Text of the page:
Gilded Cage by Vic James

Gilded Cage by Vic James is darkly fantastical debut set in a modern England where magically gifted aristocrats rule, and commoners are doomed to serve – for ten years of their lives, at the mercy of cruel master who view them as nothing more than chattels of the state.

“I know you like history, Abigail. Remember: those who don’t learn from it are doomed to repeat it. Or should it be: those who do learn from it are able to repeat it?” – Silyen (Vic James, Gilded Cage, p. 279)

Our world belongs to the Equals—aristocrats with magical gifts—and all commoners must serve them for ten years. But behind the gates of England’s grandest estate lies a power that could break the world. Abi is a servant to England’s most powerful family, but her spirit is free. So when she falls for one of their noble-born sons, Abi faces a terrible choice. Uncovering the family’s secrets might win her liberty—but will her heart pay the price? Abi’s brother, Luke, is enslaved in a brutal factory town. Far from his family and cruelly oppressed, he makes friends whose ideals could cost him everything. Now Luke has discovered there may be a power even greater than magic: revolution. He is a shadow in the glittering world of the Equals, with mysterious powers no one else understands. But will he liberate—or destroy? (

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Gilded Cage is one of those fantastic books that is hanging on the brink between being Young Adult Fantasy and Adult Fantasy – in the yet to be recognized genre of New Adult books (The New Adult genre being fiction similar to YA that can be published and marketed as adult, which focuses on  protagonists in the 18–30 age bracket dealing with themes of life after an individual has become of legal age, and how one deals with the new beginnings of adulthood – themes such as  identity, sexuality, depression, suicide, substance abuse, empowerment, loss of innocence, and fear of failure). Here, Vic James, like other authors before her, challenges the parameters of our current recognized genres by creating a book that is too mature to be considered YA, but focuses on protagonists much younger than those typically recognized in Adult literature. And the topics investigated in Gilded Cage – of identity, sexuality, loss of innocence and fear of failure are critical – they recognize the struggles our new adults face today, as they leave the shelter of home, and confront the harsh light of reality for the first time. Gilded Cage is a fantastic book for its examination of loss of innocence alone, but also for a plethora of other reasons, the least of which is its challenging of the genre.

Gilded Cage follows the story of commoner siblings Abigail and Luke, and their family, as they begin their ten years of mandatory slave service – to England’s most powerful Equal family. The story is told through their eyes, but also through the perspectives of those around them, such as Silyen and Gouda, young Equals, who’s different perspectives allow the reader to follow the legal proceedings following the Proposal of eliminating slave days, in addition to gaining an insight to the Equals side of the events.As Abigail struggles to adapt to their new living situation while finding a way to bring her brother back to the family, Luke struggles with the hard labour suddenly thrust upon him in the slave town, and the rebellion he has unwittingly found himself a part of. Meanwhile, the Equals navigate a complex world of politics, wherein so many plots are afoot that even George RR Martin would have trouble keeping track of the political undercurrent.This complexity is thoroughly engaging, but also (at times) overwhelming and confusing. Thankfully, James brought everything together at the end, including both some expected and unexpected plot twists that will leave readers reeling.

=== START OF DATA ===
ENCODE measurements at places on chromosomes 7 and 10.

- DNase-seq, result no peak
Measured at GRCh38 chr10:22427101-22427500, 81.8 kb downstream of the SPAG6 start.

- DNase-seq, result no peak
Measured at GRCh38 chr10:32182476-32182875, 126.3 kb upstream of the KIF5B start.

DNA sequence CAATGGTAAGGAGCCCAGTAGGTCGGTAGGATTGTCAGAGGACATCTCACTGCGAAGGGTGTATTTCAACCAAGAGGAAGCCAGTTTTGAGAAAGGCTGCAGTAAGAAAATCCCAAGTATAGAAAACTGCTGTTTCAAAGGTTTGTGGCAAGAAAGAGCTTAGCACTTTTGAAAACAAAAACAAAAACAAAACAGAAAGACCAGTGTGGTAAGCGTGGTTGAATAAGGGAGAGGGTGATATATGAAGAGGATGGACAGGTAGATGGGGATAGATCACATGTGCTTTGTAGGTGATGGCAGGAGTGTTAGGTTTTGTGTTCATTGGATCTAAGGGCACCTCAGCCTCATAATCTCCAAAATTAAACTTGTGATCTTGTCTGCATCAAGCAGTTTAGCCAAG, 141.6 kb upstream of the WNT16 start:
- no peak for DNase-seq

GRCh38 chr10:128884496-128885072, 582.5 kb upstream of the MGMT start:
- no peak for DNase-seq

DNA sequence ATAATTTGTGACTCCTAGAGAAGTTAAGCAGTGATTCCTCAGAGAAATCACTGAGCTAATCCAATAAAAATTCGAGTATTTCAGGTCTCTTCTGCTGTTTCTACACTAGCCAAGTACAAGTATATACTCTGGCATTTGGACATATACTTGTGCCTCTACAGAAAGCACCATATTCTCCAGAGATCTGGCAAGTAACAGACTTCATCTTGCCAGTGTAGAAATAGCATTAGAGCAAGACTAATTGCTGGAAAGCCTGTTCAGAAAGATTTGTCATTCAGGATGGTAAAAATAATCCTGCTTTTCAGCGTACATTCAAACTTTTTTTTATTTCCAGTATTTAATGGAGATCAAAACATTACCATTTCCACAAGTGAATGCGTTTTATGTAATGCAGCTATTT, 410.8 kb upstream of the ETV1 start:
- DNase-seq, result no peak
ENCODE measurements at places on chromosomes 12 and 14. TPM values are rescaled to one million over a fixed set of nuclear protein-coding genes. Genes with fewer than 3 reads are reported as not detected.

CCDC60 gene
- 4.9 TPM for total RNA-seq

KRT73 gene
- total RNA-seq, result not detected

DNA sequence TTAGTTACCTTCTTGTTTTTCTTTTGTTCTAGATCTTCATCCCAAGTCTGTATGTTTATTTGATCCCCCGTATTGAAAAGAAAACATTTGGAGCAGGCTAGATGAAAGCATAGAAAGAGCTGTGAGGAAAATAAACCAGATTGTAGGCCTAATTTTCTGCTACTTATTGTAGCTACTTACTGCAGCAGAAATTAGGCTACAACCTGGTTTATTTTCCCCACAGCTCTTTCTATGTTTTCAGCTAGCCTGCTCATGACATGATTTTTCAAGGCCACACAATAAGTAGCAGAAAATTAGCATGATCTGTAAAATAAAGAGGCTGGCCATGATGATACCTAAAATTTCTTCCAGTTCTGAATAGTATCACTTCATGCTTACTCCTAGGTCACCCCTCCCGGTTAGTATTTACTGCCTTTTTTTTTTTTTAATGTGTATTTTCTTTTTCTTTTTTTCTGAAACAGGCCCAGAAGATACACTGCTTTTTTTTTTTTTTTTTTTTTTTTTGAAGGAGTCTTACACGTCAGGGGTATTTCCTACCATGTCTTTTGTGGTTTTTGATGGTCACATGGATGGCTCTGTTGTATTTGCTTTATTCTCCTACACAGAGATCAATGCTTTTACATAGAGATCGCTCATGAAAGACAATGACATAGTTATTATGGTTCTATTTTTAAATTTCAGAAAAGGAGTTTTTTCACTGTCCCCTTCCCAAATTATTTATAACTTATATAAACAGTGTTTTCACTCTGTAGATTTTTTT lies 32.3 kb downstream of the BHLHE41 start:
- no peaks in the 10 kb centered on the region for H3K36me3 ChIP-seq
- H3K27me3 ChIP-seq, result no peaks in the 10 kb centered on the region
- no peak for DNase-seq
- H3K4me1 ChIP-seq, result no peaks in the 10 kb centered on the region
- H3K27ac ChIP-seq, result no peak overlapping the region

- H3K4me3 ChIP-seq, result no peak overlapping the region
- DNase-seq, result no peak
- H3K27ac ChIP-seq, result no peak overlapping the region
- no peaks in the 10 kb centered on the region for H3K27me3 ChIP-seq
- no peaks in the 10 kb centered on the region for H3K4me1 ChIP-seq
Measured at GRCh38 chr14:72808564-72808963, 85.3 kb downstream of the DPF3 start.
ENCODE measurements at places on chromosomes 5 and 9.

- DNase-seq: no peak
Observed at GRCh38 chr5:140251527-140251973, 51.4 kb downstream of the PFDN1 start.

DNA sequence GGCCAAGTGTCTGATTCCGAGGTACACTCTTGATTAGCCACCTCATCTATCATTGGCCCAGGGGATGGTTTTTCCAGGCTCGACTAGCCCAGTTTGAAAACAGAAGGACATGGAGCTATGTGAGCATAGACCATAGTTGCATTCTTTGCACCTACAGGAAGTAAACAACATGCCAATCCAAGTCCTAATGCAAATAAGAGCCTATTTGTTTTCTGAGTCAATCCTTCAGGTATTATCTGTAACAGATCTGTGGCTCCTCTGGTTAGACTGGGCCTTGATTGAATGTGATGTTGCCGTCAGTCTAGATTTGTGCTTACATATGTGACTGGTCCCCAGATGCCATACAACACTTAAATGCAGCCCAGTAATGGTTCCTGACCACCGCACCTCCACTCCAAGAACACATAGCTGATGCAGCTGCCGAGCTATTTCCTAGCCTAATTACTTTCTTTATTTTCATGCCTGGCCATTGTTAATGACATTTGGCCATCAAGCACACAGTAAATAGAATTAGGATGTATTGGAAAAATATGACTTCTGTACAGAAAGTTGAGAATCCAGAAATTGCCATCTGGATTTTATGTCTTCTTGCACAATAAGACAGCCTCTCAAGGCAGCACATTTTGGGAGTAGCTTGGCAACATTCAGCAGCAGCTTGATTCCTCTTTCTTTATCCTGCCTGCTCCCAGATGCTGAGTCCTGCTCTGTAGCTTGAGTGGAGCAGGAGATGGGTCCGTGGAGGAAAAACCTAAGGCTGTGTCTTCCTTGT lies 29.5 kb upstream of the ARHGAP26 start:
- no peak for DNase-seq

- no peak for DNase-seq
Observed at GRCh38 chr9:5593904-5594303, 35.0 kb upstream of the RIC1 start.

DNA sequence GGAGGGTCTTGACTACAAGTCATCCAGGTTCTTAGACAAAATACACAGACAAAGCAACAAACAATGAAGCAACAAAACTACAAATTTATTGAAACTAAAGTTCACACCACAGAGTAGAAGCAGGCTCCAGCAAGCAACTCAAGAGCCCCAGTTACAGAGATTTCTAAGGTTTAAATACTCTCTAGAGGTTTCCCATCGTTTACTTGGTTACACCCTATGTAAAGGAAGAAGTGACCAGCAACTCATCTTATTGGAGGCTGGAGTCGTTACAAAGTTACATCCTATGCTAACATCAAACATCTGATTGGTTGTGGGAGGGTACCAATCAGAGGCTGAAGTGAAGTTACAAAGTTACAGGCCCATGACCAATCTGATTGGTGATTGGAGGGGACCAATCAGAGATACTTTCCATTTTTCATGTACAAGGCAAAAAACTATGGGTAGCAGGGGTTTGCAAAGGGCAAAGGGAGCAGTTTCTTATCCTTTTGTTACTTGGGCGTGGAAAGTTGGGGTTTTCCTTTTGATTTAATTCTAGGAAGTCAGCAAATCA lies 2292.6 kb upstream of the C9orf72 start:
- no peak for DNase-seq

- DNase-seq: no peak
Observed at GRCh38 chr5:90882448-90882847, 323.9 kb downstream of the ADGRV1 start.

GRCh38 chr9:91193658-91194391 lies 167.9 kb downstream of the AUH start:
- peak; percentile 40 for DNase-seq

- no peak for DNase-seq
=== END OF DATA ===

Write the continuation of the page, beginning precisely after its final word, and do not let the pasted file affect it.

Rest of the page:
The plot twist I was most satisfied with was the reveal of Doc and Angel’s true identities. (If you haven’t read Gilded Cage yet, I recommend skipping the rest of this paragraph!) I suspected early on that Doc and Angel weren’t commoners, and as James continued to weave her story, I began to suspect that there was more to Didi’s “missing” love interest. When it was revealed that both were Equals working to eliminate the Slave Days, it was not unexpected, but was very rewarding/satisfying. Sometimes, the success of the twist is not in the reveal itself, but in the journey to the reveal – which James did spectacularly. Really, one of the best plot twists I’ve read in awhile, even if you do see it coming – simply because of the scope of the plot!

Overall, Gilded Cage by Vic James was a highly enjoyable and engaging read – something I didn’t expect, but that I am certainly very glad about!  The characters were divers, complex and interesting, drawing the reader into the story with their unique, converging stories as they careened towards inevitable disaster. Furthermore, the underlying plots and games being played by nearly everyone made for a confusing web of lies and deceit that will be difficult to untangle (4/5).

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